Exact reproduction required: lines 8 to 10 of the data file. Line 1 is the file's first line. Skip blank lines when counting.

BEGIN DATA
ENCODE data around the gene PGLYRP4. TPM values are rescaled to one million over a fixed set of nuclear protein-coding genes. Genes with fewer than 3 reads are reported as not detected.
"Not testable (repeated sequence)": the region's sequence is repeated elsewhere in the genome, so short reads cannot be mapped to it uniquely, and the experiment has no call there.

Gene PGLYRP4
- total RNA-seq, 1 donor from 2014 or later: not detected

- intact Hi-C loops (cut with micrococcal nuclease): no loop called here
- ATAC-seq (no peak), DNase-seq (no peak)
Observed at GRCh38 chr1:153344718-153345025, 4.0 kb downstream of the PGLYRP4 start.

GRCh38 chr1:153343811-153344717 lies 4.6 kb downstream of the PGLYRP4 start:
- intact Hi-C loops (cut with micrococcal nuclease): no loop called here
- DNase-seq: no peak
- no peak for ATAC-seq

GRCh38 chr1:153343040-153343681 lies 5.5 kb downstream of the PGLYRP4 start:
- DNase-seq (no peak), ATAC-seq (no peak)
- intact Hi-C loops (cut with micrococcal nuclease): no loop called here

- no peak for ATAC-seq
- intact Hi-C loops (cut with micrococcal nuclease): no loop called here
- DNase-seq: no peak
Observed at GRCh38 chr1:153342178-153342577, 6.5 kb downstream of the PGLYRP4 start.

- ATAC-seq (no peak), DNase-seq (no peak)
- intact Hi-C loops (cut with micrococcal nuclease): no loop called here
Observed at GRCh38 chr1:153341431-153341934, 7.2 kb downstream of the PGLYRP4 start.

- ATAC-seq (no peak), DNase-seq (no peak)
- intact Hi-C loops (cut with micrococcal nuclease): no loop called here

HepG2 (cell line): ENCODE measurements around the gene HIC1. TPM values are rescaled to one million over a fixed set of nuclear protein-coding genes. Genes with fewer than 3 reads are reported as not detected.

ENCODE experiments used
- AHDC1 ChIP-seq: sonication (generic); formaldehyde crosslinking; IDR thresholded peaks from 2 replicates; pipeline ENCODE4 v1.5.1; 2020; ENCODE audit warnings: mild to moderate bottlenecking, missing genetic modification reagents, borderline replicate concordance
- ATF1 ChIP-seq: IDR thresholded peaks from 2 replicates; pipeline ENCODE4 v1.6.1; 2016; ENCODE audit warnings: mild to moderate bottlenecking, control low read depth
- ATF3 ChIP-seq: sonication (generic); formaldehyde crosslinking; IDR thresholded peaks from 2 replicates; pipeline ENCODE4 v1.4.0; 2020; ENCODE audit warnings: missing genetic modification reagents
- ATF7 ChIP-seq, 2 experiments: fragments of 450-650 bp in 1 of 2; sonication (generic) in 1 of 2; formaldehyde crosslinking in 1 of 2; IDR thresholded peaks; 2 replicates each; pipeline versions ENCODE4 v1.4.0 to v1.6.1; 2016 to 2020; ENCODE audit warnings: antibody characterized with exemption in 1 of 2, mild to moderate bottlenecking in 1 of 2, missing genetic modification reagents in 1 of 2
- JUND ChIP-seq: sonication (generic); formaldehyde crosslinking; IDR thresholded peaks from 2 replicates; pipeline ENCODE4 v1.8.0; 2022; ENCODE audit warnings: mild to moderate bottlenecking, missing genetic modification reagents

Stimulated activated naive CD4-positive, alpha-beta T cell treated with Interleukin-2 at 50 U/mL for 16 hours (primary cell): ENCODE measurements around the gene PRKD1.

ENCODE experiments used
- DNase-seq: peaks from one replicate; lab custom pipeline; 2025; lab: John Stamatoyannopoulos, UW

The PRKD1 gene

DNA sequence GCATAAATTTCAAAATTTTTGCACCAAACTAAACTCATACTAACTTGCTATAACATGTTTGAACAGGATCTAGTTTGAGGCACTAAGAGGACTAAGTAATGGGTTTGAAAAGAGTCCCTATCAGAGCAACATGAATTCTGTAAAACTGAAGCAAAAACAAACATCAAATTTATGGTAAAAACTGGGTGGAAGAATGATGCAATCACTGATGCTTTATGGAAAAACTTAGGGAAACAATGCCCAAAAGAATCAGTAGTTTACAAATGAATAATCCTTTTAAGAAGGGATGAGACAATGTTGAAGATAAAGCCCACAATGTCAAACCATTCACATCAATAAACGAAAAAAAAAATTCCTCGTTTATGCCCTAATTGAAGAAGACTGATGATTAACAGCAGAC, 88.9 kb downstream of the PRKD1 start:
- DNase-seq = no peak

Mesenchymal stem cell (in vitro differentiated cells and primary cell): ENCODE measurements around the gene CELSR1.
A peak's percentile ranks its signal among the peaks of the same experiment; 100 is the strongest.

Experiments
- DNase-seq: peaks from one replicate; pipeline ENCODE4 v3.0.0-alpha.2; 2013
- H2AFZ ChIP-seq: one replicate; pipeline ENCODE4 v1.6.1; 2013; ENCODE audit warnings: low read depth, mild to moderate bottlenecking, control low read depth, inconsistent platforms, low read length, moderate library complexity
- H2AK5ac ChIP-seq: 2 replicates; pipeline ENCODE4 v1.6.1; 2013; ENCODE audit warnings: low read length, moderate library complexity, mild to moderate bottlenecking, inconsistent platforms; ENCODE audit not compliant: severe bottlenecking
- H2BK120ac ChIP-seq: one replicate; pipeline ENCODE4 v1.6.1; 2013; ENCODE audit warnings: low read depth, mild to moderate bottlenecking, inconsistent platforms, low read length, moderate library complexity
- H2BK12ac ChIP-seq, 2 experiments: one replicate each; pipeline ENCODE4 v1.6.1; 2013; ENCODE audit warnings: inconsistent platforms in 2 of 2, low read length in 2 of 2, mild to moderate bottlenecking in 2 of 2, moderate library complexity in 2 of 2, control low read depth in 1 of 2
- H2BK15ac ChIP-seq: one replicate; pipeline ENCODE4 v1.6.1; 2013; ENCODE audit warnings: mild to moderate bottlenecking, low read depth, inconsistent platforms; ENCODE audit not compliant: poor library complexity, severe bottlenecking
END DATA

GRCh38 chr1:153343811-153344717 lies 4.6 kb downstream of the PGLYRP4 start:
- intact Hi-C loops (cut with micrococcal nuclease): no loop called here
- DNase-seq: no peak